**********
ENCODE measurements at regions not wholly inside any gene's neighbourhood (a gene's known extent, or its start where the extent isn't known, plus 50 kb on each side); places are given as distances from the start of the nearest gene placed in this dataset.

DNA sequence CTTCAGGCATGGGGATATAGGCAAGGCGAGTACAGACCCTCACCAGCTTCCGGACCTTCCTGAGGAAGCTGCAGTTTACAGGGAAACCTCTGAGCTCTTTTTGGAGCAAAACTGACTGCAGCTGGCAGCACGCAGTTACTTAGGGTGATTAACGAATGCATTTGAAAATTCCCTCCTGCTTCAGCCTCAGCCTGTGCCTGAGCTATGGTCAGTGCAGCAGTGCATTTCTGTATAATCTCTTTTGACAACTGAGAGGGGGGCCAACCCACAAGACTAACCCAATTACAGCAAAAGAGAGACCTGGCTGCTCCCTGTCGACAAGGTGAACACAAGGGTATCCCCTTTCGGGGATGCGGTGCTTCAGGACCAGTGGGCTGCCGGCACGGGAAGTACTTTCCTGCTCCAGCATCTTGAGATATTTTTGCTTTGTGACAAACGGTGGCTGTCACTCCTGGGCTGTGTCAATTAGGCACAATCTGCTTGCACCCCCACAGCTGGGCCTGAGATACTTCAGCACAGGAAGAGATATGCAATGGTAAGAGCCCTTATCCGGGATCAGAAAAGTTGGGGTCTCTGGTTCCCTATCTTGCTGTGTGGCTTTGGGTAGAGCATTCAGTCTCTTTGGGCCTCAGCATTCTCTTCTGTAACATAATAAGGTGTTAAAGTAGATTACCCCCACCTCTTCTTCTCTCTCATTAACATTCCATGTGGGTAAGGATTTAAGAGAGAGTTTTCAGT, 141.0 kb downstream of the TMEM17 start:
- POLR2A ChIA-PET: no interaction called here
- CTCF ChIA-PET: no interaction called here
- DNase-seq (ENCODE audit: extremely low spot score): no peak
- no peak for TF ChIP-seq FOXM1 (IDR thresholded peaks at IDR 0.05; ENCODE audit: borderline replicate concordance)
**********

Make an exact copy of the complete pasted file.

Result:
ENCODE measurements at regions not wholly inside any gene's neighbourhood (a gene's known extent, or its start where the extent isn't known, plus 50 kb on each side); places are given as distances from the start of the nearest gene placed in this dataset.

DNA sequence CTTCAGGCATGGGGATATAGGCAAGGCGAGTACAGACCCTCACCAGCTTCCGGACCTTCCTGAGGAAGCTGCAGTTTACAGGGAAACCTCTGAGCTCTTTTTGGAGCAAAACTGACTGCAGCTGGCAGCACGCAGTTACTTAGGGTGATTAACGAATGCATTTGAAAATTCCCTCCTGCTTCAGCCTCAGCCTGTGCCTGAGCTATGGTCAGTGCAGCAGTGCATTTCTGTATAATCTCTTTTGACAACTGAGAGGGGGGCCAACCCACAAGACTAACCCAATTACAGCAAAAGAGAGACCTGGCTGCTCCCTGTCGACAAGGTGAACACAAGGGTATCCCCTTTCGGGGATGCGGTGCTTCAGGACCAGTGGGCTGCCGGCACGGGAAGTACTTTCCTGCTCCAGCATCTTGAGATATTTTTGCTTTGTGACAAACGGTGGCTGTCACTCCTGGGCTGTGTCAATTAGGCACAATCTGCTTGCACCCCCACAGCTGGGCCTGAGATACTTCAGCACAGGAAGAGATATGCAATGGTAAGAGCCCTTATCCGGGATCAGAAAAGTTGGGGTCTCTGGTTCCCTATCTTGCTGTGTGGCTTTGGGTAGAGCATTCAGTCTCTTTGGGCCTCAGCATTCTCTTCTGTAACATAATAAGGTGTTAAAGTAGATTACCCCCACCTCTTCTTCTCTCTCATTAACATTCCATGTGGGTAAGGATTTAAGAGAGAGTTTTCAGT, 141.0 kb downstream of the TMEM17 start:
- POLR2A ChIA-PET: no interaction called here
- CTCF ChIA-PET: no interaction called here
- DNase-seq (ENCODE audit: extremely low spot score): no peak
- no peak for TF ChIP-seq FOXM1 (IDR thresholded peaks at IDR 0.05; ENCODE audit: borderline replicate concordance)